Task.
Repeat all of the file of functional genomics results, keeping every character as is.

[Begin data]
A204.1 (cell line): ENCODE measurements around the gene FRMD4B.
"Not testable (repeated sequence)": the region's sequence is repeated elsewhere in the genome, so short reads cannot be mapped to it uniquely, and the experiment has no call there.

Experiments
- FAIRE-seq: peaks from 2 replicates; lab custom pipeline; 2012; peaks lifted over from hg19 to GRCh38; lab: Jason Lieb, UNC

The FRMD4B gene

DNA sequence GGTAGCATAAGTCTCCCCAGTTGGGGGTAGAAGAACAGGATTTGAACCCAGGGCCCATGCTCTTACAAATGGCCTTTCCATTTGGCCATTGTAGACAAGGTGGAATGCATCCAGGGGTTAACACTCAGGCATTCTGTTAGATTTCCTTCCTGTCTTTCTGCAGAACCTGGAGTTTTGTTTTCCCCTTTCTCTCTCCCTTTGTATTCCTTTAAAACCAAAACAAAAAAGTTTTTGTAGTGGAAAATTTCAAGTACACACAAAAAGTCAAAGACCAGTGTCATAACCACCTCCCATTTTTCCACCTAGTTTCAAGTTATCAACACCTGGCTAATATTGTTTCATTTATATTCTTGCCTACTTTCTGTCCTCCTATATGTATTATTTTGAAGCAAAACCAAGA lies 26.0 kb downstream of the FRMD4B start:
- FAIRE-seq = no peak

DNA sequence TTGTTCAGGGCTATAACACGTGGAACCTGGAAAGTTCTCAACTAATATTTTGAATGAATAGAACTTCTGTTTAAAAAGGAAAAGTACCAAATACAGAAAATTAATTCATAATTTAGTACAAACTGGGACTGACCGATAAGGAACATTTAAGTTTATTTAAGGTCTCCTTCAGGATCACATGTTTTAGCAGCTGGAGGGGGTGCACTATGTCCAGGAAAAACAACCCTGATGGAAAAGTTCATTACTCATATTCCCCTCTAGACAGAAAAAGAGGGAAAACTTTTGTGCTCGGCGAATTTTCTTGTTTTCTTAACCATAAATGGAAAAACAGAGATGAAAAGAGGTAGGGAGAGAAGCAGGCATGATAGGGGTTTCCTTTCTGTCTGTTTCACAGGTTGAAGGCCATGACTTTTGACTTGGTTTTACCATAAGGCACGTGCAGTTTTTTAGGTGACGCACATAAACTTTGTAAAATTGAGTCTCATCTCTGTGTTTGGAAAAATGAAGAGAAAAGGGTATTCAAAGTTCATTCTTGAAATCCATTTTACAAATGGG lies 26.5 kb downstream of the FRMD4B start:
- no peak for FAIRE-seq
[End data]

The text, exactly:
A204.1 (cell line): ENCODE measurements around the gene FRMD4B.
"Not testable (repeated sequence)": the region's sequence is repeated elsewhere in the genome, so short reads cannot be mapped to it uniquely, and the experiment has no call there.

Experiments
- FAIRE-seq: peaks from 2 replicates; lab custom pipeline; 2012; peaks lifted over from hg19 to GRCh38; lab: Jason Lieb, UNC

The FRMD4B gene

DNA sequence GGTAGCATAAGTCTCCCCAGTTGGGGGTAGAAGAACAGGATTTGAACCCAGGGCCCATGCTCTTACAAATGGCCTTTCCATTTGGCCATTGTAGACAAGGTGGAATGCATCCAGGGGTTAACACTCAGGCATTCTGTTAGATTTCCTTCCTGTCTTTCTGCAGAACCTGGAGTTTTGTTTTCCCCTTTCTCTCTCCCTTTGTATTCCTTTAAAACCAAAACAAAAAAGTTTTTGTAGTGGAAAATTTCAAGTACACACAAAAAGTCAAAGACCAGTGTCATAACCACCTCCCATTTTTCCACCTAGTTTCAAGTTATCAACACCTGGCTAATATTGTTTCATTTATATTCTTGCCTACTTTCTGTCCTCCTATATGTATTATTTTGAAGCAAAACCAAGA lies 26.0 kb downstream of the FRMD4B start:
- FAIRE-seq = no peak

DNA sequence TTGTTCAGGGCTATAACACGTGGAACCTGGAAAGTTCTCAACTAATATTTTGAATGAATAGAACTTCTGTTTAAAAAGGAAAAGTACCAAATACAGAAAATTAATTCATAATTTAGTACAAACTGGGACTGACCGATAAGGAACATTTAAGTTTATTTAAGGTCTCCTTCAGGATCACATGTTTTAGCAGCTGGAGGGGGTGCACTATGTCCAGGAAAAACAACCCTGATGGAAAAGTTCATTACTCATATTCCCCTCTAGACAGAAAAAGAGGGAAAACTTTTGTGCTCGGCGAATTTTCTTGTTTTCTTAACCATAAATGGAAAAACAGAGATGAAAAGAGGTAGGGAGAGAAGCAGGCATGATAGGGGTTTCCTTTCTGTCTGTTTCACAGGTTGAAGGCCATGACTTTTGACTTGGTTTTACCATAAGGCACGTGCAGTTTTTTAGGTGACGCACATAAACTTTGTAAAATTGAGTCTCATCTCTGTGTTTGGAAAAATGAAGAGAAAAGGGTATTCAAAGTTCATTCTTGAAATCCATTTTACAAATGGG lies 26.5 kb downstream of the FRMD4B start:
- no peak for FAIRE-seq